All cities have renters a landlord can "sell" to. But in memphis it's difficult to even find an applicant that doesn't have at least one financial judgement against them. So I have been told by several Memphis pms. That being the case, it gives me little solace to know that there are a larger proportion of the population there that rents. I should have found a market with a smaller but adequate rental base without a "deadbeat" culture.

PG

Jon -

I absolutely agree with your point that not all investors need a company or service like mine and it absolutely comes with a cost. But I wanted to point out that not everyone lives in or has the time to be actively involved in their investing. If they do, there is no reason to use a turn-key vendor. That term in itself is so overused that it would make a great thread to ask what really is the definition of turn-key. Every one of our investors have full time jobs or live in markets where cash flow with low entry price just isn't possible. In that scenario, our investors look to a company like ours to handle the transaction for them and absolutely pay a premium for that service. But it is a big responsibility to treat them fairly and help ensure they are successful.

Chris

Ibrahim -

Believe me, the last thing I want to do is get involved in this query. But it stems from my asking Phillip to not comment on my property listings with negative remarks about how overpriced we are, if he will not speak with me one on one. Since seeing his first post I have offered to try and help with his negative investments here in Memphis, but he has not responded. I have only offered my assistance. Nothing more or less.

But he has a right to his opinion and right to ask about me. One thing you will not see on here is a bunch of brand new registrants posting how great I am. I don't know if we have any investors on BP, but I do know as I stated in an earlier inquiry about my company Memphis Invest, that an interested investor can talk to as many of the 292 investors we serve as they need to get a good feeling about how we do business.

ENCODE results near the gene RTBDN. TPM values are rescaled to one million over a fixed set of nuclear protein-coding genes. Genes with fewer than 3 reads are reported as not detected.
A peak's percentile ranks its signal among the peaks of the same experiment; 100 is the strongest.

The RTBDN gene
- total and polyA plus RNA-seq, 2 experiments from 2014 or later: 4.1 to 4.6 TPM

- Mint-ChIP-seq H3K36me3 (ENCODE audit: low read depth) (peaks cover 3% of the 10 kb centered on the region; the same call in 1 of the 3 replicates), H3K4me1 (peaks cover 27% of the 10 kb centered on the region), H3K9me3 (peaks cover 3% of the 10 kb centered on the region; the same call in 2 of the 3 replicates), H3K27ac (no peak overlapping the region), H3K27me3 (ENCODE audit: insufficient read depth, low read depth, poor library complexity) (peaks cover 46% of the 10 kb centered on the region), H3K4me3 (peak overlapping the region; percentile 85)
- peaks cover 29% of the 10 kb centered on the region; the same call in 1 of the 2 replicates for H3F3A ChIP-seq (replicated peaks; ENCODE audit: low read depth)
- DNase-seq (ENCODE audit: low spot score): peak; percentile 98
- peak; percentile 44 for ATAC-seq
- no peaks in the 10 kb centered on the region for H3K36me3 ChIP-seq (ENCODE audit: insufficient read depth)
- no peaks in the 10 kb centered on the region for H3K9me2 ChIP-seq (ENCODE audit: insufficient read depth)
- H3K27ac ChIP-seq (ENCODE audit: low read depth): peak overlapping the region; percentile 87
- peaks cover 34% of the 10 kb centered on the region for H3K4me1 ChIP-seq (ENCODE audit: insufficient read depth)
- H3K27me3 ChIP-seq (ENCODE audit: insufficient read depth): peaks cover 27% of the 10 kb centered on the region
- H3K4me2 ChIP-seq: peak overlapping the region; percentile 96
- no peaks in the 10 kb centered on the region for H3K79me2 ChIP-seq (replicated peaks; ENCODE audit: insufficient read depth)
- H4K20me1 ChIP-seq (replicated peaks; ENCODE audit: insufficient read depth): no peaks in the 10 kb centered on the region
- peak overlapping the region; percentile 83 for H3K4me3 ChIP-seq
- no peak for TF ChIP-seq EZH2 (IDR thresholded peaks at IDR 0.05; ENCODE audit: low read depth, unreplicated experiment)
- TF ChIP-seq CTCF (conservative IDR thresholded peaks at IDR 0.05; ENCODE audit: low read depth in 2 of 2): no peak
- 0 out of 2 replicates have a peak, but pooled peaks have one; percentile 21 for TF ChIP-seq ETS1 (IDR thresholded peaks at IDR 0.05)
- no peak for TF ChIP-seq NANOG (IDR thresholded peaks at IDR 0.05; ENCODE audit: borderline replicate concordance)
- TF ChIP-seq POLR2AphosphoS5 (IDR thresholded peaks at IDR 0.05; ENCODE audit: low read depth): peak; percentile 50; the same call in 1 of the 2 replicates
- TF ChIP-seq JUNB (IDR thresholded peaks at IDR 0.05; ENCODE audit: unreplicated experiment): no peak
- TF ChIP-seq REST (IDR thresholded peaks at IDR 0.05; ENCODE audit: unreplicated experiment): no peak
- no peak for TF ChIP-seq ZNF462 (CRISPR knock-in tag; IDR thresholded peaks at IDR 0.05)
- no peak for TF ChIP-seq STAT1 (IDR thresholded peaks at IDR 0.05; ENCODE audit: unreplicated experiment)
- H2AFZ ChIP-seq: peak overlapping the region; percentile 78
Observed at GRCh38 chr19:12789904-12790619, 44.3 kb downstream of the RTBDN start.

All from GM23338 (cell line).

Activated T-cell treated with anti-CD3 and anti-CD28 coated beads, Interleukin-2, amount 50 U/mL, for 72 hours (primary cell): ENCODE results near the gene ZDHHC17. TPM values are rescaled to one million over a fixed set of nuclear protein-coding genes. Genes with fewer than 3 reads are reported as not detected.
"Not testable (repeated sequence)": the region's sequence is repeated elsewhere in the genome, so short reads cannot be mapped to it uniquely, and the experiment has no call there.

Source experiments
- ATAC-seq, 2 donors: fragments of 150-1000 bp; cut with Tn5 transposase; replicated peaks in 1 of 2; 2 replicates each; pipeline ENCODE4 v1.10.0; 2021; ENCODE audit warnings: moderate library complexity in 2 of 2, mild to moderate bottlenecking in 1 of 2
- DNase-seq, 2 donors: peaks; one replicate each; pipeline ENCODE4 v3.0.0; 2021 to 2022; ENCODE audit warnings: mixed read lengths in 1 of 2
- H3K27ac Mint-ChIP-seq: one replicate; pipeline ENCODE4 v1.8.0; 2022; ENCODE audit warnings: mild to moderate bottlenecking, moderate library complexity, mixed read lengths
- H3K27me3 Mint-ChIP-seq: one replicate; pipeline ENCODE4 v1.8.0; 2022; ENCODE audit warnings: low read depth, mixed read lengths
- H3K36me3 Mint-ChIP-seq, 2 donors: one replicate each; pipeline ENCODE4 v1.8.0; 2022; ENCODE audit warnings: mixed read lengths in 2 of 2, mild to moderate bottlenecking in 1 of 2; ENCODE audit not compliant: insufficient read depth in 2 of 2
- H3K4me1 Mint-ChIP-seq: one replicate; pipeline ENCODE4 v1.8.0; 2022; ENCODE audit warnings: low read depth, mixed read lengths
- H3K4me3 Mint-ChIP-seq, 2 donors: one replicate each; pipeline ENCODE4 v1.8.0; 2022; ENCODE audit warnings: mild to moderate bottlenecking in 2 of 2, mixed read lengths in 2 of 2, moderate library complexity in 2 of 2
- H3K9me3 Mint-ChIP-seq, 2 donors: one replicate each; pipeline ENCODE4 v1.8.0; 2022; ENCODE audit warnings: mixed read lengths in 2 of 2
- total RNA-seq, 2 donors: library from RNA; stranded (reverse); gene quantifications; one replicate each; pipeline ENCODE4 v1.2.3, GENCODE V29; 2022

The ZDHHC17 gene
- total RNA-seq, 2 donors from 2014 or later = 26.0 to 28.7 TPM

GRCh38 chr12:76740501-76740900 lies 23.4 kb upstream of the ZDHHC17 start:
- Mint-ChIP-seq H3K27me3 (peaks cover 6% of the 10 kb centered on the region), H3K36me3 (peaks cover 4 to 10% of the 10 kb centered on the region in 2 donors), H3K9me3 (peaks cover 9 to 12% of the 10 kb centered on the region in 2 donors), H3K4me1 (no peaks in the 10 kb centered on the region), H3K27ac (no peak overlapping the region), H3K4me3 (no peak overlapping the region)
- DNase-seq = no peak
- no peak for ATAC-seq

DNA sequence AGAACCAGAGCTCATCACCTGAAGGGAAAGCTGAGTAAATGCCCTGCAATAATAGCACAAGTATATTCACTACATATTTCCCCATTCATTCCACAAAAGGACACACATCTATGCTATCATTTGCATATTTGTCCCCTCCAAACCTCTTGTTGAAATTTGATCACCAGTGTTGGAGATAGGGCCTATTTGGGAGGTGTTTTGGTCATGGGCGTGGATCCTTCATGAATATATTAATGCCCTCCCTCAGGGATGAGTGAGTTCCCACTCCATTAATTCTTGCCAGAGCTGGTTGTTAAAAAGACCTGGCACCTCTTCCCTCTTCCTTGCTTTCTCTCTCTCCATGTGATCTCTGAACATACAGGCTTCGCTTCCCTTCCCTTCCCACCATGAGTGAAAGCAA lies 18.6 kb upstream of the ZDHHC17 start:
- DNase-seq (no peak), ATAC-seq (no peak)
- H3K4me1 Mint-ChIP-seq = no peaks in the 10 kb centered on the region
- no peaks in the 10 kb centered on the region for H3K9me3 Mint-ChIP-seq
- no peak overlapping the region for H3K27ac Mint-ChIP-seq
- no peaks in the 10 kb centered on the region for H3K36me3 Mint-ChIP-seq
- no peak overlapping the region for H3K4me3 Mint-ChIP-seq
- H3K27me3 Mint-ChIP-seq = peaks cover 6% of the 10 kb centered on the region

Now, how about the numbers on this property.

Phillip -

Here is how we reached the numbers on this property. the purchase price is actually $72,900 and it was sold today with contract pending at $70,500 even. That being said, it was entered incorrect on our site and our assistant used those number and posted it at $74,900 on BP. That is minor and I ran the numbers at that price to show how we reached our calculations.

Cost - including $16,000 in completed renovation $74,900
25% down payment $18,725
Financed amount $56,175

Assumptions

Financed at 5.25% for 360 months $310
Taxes - City & County $137
Insurance $ 25
Property Management $ 74

Monthly costs for the property are $546.

We estimated the property would rent for $825 and that is the number we used in calculations. The property actually is awaiting the closing of a two-year lease with first year at $825 and the second year at $850 with a $1050 deposit retained by the owner if and when the tenant moves out.

Rent $825
Costs $546

Monthly cash flow is $276.

Very few of our 292 investors actually look for cash flow from properties for expenses - say living expenses. A majority are looking for the positive cash flow as a passive investment. That being said, each has a different calculation for vacancy and maintenance costs but we recommend calculating 10% of the gross rent for a vacancy and maintenance cost. By doing (and documenting) extensive renovations on the front end to the properties, it raises the initial price, but we are seeing a drastic reduction in deferred maintenance and holding costs.